China will receive approximately 23 percent of global investment in renewable energy between 2005 and 2030, equivalent to about $1.2 trillion, said Francois Nguyen, senior advisor to the International Energy Agency on the development of renewable energy in China.
"China has a golden opportunity for investment in cleaner and more efficient power plants," Nguyen said, in an exclusive interview.
Such investment is being strongly encouraged by China's government. The National Development and Reform Commission (NDRC), the country's primary macroeconomic planner, has targeted renewable energy to make up 10 percent of China's total energy consumption by 2010, and 15 percent by 2020, compared with 7.5 percent in 2005.
The NDRC has set clear industry-specific targets for this push. The commission aims for the country's hydropower generation capacity to reach 190 gigawatts (GW) by 2010 and 300 GW by 2020, compared with 115 GW in 2005; wind power generation capacity to reach 10 GW by 2010 and 30 GW by 2020, compared with 1.3 GW in 2005; biomass capacity to reach 5.5 GW in 2010 and 30 GW in 2020, compared with 2 GW in 2005; and solar power generation capacity to reach 300 megawatts (MW) in 2010 and 1.8 GW in 2020, compared with 70 MW in 2005.
Industry experts tend to agree that China will likely hit its targets. Former World Bank energy specialist on China's renewable energy development, Dr. Eric Martinot, told Interfax that the country's goals are reasonable, with the exception of those for biomass.
Several factors are driving development. Firstly, China is the world's second largest energy consumer. If its economic growth continues, it will likely surpass the United States and become the largest consumer in a matter of years. As China is relying more and more on imported energy resources, it is becoming more sensitive to rising international prices and energy security issues.
Second, increasingly severe environmental problems are threatening China's economic sustainability. In two 2007 reports, the Chinese government acknowledged that global warming is a legitimate problem and climate change will likely damage the country's agricultural and water resources.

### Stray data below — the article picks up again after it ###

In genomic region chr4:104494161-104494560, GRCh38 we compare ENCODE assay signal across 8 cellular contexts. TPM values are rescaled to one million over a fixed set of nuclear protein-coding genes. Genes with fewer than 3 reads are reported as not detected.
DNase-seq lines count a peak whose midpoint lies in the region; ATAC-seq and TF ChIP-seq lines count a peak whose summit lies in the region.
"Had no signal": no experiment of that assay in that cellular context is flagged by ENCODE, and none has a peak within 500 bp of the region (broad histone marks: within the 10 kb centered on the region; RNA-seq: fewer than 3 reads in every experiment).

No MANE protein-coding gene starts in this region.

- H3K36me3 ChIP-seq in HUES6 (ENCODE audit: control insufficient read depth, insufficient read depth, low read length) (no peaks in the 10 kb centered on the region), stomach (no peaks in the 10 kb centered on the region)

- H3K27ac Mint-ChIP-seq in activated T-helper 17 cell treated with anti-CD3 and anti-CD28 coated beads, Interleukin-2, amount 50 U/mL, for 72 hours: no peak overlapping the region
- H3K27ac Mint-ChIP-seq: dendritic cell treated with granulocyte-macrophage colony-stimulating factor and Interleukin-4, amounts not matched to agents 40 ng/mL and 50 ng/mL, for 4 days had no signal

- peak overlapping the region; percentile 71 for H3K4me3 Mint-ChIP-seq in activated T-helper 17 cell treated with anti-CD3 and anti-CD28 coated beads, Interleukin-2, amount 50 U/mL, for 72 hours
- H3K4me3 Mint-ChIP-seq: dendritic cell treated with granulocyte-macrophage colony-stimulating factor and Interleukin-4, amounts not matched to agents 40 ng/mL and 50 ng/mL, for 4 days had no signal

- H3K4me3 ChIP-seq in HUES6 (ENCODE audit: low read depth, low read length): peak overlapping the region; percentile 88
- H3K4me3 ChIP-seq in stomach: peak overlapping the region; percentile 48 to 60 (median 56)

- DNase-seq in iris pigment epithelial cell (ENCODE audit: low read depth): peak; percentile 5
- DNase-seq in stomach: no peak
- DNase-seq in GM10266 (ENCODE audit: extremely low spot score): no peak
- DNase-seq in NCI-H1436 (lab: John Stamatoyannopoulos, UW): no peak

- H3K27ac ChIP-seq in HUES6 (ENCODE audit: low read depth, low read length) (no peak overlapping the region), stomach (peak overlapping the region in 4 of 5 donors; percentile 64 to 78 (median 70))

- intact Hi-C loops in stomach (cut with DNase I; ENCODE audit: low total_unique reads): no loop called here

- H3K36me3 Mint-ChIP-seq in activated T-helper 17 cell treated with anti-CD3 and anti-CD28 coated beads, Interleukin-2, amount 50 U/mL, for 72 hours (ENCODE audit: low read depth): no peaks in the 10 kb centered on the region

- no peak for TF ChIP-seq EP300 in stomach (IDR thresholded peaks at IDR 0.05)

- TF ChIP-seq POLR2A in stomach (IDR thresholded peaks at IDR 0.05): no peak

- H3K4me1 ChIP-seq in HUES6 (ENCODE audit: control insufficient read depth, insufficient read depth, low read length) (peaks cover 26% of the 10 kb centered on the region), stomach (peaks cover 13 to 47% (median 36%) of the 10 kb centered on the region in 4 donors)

At the same time, China is working to address issues stemming from its energy resource make up. The country has little in oil and gas resources, but is rich in coal. Coal made up 70.2 percent of total primary energy consumption. Thermal power accounted for 77.82 percent of the country's total installed capacity at the end of 2006. In contrast, most countries use far less coal, usually about 30 percent to 40 percent of their energy sources.
Although the Chinese government supports the development of solar power, current policy suggests that it does not view solar energy as an economically viable option in the near-term. Instead, the government is supporting the industry's export business, hoping to deploy solar in the country once costs drop.
Bio-energy holds the greatest promise as an alternative fuel source as the nation has abundant natural resources. Based on current development targets, bio-energy is expected to contribute the same amount of power as wind by 2020.
However, faced with the task of feeding the largest population on earth, the government has shown caution, strictly limiting the development of feedstock that does not compete directly with the food supply. The country is building up plantations of various promising crops, such as jatropha curcas and cassava, and the industry is expected to develop rapidly once these resources are available.